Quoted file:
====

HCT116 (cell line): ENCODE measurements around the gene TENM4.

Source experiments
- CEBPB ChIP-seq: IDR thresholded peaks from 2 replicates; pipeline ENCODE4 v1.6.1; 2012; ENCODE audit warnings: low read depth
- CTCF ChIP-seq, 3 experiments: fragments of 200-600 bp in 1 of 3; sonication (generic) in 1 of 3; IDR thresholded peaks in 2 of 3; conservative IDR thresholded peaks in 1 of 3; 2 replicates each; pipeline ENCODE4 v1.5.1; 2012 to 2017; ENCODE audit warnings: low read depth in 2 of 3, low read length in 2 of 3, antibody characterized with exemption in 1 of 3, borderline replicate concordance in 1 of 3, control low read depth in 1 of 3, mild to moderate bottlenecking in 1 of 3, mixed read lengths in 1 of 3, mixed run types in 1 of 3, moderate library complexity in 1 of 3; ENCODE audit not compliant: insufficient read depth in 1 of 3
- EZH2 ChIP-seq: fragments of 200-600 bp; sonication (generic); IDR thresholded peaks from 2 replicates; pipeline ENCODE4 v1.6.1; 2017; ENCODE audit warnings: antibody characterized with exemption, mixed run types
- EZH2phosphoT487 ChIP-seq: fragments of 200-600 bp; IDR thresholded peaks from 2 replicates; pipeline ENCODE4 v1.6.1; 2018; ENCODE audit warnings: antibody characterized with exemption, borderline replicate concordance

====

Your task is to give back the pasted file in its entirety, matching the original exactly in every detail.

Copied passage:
HCT116 (cell line): ENCODE measurements around the gene TENM4.

Source experiments
- CEBPB ChIP-seq: IDR thresholded peaks from 2 replicates; pipeline ENCODE4 v1.6.1; 2012; ENCODE audit warnings: low read depth
- CTCF ChIP-seq, 3 experiments: fragments of 200-600 bp in 1 of 3; sonication (generic) in 1 of 3; IDR thresholded peaks in 2 of 3; conservative IDR thresholded peaks in 1 of 3; 2 replicates each; pipeline ENCODE4 v1.5.1; 2012 to 2017; ENCODE audit warnings: low read depth in 2 of 3, low read length in 2 of 3, antibody characterized with exemption in 1 of 3, borderline replicate concordance in 1 of 3, control low read depth in 1 of 3, mild to moderate bottlenecking in 1 of 3, mixed read lengths in 1 of 3, mixed run types in 1 of 3, moderate library complexity in 1 of 3; ENCODE audit not compliant: insufficient read depth in 1 of 3
- EZH2 ChIP-seq: fragments of 200-600 bp; sonication (generic); IDR thresholded peaks from 2 replicates; pipeline ENCODE4 v1.6.1; 2017; ENCODE audit warnings: antibody characterized with exemption, mixed run types
- EZH2phosphoT487 ChIP-seq: fragments of 200-600 bp; IDR thresholded peaks from 2 replicates; pipeline ENCODE4 v1.6.1; 2018; ENCODE audit warnings: antibody characterized with exemption, borderline replicate concordance